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PHILIPPINE SUPREME COURT DECISIONS

EN BANC

[G.R. No. 38925. November 7, 1933. ]

YAP ANTON, Plaintiff-Appellee, v. ADELAIDA CABULONG, administratrix of the estate of the deceased Santiago Fian, Defendant-Appellant.

Teodoro A. Aviles, for Appellant.

Filemon Sotto, for Appellee.

SYLLABUS


1. APPEAL AND ERROR; EVIDENCE; EXCEPTIONS; CODE OF CIVIL PROCEDURE, SECTION 142, CONSTRUED. — Where a mortgage is offered and admitted without the opposing party noting any exception, and it was only on the following day to which the case was adjourned in order to give counsel for the defendant time to deliberate as to whether or not be desired to present evidence, that an exception was noted, this was not a compliance with section 142 of the Code of Civil Procedure.

2. MORTGAGES; VALIDITY BETWEEN THE PARTIES THERETO; SECTION 194 OF THE ADMINISTRATIVE CODE, AS AMENDED, CONSTRUED. — Where a mortgage may have been defective as to the description of the real estate which it purported to cover, but nevertheless was registered in the office of the register of deeds, it is valid between the parties thereto.


D E C I S I O N


MALCOLM, J.:


On March 10, 1922, Santiago Fian executed an instrument in favor of Yap Anton in which the former acknowledged a debt in the amount of P33,000 due the latter, and accomplished a mortgage on ten parcels of land. The document was recorded in the office of the register of titles. Fian having failed to make payment as provided in the mortgage, after his death Yap Anton began an action of foreclosure against the estate of the deceased, and judgment to this effect was obtained in the Court of First Instance of Leyte.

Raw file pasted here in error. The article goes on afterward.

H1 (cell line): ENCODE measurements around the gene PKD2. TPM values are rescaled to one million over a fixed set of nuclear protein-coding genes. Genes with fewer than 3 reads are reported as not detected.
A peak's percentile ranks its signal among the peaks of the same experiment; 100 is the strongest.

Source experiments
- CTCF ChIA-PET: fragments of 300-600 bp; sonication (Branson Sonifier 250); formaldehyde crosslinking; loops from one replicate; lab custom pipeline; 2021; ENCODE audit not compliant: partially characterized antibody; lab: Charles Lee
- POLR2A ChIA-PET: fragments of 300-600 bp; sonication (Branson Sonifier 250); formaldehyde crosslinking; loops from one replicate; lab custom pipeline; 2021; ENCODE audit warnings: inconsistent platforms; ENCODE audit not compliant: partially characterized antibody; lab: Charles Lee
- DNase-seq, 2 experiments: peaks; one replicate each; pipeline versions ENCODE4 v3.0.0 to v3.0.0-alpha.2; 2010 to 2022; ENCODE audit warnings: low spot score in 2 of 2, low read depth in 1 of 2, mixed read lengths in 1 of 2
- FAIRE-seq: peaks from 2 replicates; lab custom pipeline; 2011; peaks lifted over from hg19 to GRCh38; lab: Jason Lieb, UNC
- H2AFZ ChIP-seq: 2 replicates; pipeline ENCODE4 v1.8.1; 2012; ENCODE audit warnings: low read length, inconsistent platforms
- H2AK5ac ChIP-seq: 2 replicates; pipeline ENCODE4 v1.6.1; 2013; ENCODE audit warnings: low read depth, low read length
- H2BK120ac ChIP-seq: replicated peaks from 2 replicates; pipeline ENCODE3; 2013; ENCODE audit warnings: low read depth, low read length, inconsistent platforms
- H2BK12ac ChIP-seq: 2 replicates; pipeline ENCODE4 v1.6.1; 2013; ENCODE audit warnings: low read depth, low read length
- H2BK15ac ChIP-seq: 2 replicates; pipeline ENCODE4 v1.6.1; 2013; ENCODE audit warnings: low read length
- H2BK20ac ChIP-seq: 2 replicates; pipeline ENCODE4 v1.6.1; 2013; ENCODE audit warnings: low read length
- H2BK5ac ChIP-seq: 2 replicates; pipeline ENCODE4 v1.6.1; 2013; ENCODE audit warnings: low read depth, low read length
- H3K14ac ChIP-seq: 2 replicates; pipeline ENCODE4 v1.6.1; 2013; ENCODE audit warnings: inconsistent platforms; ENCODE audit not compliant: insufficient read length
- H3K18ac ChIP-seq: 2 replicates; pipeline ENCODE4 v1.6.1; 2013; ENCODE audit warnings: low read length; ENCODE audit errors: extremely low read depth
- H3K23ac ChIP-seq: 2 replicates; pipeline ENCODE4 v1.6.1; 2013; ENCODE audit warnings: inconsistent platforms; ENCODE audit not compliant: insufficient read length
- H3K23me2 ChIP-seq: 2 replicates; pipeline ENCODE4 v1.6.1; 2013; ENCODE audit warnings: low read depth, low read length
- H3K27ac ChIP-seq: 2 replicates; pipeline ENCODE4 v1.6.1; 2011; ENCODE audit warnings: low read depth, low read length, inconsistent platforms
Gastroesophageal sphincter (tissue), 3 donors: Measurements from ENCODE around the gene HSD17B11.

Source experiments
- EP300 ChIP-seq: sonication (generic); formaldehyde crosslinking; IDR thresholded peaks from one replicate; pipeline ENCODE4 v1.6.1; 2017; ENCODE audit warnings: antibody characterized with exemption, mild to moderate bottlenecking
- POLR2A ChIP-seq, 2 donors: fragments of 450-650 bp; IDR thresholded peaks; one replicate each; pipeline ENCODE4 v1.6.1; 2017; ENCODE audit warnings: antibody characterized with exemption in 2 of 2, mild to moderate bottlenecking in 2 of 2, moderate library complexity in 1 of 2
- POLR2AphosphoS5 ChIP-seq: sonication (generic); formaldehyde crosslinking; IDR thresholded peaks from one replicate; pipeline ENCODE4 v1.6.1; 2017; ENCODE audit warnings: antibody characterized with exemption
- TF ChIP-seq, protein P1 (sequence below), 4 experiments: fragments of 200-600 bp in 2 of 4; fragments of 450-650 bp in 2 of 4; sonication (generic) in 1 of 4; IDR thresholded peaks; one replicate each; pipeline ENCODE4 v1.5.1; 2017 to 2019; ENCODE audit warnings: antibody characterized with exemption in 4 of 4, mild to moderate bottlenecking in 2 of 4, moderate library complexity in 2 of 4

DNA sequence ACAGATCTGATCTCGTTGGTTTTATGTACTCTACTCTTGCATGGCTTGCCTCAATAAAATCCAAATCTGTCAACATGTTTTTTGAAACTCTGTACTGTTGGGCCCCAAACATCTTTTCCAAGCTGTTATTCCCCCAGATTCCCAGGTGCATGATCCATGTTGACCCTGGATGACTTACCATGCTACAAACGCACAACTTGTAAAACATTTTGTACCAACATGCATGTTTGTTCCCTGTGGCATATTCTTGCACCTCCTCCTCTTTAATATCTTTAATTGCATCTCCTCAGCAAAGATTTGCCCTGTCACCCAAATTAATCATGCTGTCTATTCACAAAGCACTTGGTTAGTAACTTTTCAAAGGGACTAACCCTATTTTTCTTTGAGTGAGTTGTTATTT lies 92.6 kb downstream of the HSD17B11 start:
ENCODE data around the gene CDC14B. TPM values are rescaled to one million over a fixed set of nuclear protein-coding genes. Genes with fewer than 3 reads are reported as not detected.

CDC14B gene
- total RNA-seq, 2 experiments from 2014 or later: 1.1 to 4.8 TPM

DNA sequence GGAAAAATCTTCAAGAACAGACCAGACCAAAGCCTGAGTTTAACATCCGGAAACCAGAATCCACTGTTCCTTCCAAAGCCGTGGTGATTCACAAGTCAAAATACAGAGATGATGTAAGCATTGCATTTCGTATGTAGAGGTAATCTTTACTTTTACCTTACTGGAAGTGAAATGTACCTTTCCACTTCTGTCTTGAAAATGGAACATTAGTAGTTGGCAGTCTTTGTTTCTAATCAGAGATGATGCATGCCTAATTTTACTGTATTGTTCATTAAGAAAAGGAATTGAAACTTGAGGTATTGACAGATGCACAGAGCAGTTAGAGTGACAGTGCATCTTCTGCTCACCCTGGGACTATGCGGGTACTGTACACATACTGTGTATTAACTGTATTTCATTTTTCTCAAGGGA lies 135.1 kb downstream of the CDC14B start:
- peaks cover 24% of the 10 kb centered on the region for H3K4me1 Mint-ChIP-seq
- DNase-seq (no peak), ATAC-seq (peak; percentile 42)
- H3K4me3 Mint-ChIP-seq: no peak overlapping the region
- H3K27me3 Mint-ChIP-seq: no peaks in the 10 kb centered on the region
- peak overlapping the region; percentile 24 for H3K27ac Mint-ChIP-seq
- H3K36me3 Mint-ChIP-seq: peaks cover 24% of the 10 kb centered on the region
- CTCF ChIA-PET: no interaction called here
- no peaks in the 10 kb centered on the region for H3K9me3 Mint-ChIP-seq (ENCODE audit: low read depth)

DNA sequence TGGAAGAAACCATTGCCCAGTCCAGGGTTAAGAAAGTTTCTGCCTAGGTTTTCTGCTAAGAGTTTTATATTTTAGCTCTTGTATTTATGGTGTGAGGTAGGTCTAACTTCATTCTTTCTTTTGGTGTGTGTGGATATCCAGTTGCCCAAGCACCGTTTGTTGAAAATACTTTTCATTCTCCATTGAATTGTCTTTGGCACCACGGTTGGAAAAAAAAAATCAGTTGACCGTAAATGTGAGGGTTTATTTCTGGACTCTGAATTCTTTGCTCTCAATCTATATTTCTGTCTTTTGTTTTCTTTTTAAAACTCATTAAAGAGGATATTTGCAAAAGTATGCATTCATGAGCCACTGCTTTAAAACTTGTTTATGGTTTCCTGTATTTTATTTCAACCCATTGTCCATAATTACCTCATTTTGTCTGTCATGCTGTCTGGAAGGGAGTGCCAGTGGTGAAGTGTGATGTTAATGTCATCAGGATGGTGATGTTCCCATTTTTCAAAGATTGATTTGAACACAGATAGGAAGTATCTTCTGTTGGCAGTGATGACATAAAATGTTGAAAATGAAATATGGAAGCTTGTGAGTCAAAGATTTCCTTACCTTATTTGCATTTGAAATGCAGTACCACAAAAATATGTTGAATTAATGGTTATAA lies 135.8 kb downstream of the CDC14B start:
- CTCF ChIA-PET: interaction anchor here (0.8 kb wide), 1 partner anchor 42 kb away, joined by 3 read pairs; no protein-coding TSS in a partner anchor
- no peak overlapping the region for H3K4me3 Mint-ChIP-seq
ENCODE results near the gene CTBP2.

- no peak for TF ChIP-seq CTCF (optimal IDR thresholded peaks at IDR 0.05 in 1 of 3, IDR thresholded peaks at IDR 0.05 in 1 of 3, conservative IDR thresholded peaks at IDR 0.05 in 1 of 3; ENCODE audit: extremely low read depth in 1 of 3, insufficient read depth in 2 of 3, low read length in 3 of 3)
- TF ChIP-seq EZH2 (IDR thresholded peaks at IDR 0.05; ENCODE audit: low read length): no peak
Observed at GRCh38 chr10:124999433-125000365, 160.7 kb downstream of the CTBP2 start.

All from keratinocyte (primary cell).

On appeal, the sole argument advanced on behalf of the defendant and appellant is addressed to the point that the instrument is not a true contract of mortgage, and consequently can have no legal force. There are two very plain reasons why this argument can not be accepted. In the first place, the mortgage was offered in evidence and admitted without the opposing party noting any exception, and it was only on the following day, to which the case was adjourned in order to give counsel for the defendant time to deliberate as to whether or not he desired to present evidence, that an exception was noted. This was not a compliance with section 142 of the Code of Civil Procedure, for the party excepting to the ruling did not "forthwith inform the court that he excepts to the ruling." (Abrenica v. Gonda and De Gracia [1916], 34 Phil., 739.) In the second place, section 194 of the Administrative Code, as amended by Acts Nos. 2837 and 3344, now governs, and in accordance therewith, whatever be the view as to the validity of the mortgage as to third parties, such an instrument is valid "between the parties thereto", even if not registered in the office of the register of deeds. The mortgage in question may have been defective as to the description of the real estate which it purported to cover, but notwithstanding was registered and the action here involves only the parties to the mortgage. (Estate of Mota v. Conception [1932], 56 Phil 712.)

For the two reasons above indicated, the principal assignment of error will have to be overruled, with the result of affirming the judgment appealed from, the costs of this instance to be paid by the Appellant.

Villa-Real, Abad Santos, Hull and Imperial, JJ., concur.

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